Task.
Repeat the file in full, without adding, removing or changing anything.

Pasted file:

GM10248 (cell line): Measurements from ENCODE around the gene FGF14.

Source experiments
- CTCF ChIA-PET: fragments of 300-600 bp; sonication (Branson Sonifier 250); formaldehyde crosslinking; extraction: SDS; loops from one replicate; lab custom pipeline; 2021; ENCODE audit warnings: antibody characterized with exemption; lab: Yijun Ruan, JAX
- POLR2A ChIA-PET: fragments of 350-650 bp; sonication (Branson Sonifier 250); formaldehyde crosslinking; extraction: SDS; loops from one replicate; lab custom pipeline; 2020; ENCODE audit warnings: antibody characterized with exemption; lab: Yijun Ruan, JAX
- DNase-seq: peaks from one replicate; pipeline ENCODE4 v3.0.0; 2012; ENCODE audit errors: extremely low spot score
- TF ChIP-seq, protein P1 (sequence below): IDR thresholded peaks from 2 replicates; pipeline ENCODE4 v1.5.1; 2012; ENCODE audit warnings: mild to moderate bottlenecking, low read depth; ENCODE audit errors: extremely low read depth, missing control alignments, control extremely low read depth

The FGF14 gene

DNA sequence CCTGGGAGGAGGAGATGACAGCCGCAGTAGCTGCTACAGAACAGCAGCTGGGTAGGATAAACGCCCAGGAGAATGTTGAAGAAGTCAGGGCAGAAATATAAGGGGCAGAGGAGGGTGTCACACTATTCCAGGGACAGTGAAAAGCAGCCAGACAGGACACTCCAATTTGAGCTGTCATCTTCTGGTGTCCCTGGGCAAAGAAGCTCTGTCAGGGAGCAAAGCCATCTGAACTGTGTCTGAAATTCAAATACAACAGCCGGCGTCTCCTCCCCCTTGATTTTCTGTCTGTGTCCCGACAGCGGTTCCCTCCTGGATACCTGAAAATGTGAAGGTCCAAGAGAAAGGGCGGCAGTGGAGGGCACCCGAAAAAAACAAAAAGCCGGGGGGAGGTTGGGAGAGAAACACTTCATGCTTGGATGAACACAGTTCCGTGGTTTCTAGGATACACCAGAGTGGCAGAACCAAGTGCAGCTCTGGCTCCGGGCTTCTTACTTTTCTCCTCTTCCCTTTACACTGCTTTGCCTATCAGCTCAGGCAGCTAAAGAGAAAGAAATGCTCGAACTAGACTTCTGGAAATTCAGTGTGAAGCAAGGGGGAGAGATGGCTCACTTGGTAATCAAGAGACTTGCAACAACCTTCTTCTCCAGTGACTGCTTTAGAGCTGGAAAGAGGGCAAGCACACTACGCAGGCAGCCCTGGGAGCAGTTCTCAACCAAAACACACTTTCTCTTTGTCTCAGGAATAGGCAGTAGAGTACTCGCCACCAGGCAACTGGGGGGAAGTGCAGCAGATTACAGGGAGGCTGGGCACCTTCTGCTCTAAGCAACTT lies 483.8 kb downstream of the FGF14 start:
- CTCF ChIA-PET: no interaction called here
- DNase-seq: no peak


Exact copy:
GM10248 (cell line): Measurements from ENCODE around the gene FGF14.

Source experiments
- CTCF ChIA-PET: fragments of 300-600 bp; sonication (Branson Sonifier 250); formaldehyde crosslinking; extraction: SDS; loops from one replicate; lab custom pipeline; 2021; ENCODE audit warnings: antibody characterized with exemption; lab: Yijun Ruan, JAX
- POLR2A ChIA-PET: fragments of 350-650 bp; sonication (Branson Sonifier 250); formaldehyde crosslinking; extraction: SDS; loops from one replicate; lab custom pipeline; 2020; ENCODE audit warnings: antibody characterized with exemption; lab: Yijun Ruan, JAX
- DNase-seq: peaks from one replicate; pipeline ENCODE4 v3.0.0; 2012; ENCODE audit errors: extremely low spot score
- TF ChIP-seq, protein P1 (sequence below): IDR thresholded peaks from 2 replicates; pipeline ENCODE4 v1.5.1; 2012; ENCODE audit warnings: mild to moderate bottlenecking, low read depth; ENCODE audit errors: extremely low read depth, missing control alignments, control extremely low read depth

The FGF14 gene

DNA sequence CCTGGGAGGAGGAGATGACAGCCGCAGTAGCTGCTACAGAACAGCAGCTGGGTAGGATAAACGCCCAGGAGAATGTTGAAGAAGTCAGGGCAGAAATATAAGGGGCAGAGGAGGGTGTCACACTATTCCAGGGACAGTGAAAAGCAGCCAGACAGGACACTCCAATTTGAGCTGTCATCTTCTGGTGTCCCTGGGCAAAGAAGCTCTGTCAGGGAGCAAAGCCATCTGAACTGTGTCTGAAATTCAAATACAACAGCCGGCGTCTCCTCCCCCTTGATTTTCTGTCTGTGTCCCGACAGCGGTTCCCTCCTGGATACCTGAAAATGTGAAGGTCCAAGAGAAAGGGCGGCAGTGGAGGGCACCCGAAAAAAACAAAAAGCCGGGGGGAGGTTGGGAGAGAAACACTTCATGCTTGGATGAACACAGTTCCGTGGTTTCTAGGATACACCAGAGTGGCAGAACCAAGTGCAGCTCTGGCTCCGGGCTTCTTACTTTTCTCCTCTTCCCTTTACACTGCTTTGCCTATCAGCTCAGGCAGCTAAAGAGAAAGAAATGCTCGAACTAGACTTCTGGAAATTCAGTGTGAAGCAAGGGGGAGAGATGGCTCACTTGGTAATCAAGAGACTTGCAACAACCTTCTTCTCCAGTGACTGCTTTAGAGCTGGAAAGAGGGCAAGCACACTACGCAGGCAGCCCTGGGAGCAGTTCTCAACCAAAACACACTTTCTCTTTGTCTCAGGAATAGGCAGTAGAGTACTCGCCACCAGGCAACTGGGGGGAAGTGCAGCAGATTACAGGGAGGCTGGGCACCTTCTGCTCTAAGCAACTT lies 483.8 kb downstream of the FGF14 start:
- CTCF ChIA-PET: no interaction called here
- DNase-seq: no peak